Henry's Songbook

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High Germany

  • (Trad)

    Oh Polly love, oh Polly, the rout has now begun
    We must go a-marching to the beating of the drum
    Dress yourself all in your best and come along with me
    I'll take you to the war, my love, in High Germany

    Oh Willie love, oh Willie, come list what I do say
    My feet they are so tender I cannot march away
    And besides my dearest Willie I am with child by thee
    Not fitted for the war, my love, in High Germany

    I'll buy for you a horse, my love, and on it you shall ride
    And all my delight shall be in riding by your side
    We'll stop at every ale-house and drink when we are dry
    We'll be true to one another, get married by and by

    Cursed be them cruel wars that ever they should rise
    And out of merry England press many a man likewise
    They pressed my true love from me likewise my brothers three
    And sent them to the war, my love, in High Germany

    My friends I do not value nor my foes I do not fear
    Now my love has left me I wander far and near
    And when my baby it is born and a-smiling on my knee
    I'll think of lovely Willie in High Germany

    (as sung by Martin Carthy)

Susannes Folksong-Notizen

  • [1965:] There are two distinct songs bearing the title High Germany. The one sung here was on a broadside by Such and also in 'A Collection of Choice Garlands' printed in the 1780s. The wars referred to are probably those at the beginning of the 18th century. Some lines are taken from the other version which is also called The Two Lovers. (Notes 'Martin Carthy')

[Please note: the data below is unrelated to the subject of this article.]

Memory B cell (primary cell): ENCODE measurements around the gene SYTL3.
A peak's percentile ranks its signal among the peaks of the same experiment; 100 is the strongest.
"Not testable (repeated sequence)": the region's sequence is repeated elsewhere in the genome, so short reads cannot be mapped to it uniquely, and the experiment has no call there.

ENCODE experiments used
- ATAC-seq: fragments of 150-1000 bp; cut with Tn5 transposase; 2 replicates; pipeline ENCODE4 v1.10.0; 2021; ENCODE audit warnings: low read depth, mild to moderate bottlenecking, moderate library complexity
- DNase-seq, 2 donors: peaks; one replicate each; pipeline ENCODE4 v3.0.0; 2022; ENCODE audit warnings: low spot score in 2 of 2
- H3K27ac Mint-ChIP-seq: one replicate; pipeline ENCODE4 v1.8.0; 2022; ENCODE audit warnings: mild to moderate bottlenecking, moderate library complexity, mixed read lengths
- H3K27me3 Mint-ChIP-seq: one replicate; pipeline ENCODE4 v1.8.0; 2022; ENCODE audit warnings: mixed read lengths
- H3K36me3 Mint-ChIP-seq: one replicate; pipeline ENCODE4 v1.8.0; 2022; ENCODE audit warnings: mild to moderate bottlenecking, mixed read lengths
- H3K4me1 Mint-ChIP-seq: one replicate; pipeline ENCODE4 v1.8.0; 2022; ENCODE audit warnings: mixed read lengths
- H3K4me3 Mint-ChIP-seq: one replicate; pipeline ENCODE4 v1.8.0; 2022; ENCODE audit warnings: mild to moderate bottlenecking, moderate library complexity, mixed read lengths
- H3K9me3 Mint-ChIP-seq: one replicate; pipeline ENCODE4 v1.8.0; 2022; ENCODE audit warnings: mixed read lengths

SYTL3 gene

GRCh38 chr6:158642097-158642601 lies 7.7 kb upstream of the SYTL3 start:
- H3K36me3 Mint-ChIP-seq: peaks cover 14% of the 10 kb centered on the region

• [1973:] In some versions of this ballad she goes with him, in others she merely goes to Plymouth to have her baby and wait for him. The funny thing is, until the two world wars, British soldiers were rarely seen in High (or Southern) Germany. [...] When Shirley [Collins] did it, she added the 'cursed be those cruel wars' verse which is associated with Carthy's version, one of the few outwardly protesting sentiments in folksong which tends to accept the excesses wished upon the folk community by the state as something that must be accepted and borne, like acts of God, which of course they're not. A similar verse does duty at the end of The Banks of the Nile. (Dallas, Wars 80)

  • [1977:] Some regiments encouraged the singing of traditional songs. The Somerset Light Infantry published a little book with local versions of twelve folk songs, including High Germany, with its unequivocal last verse. (Palmer, Soldier 5)


Quelle: England

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aktualisiert am 06.03.2000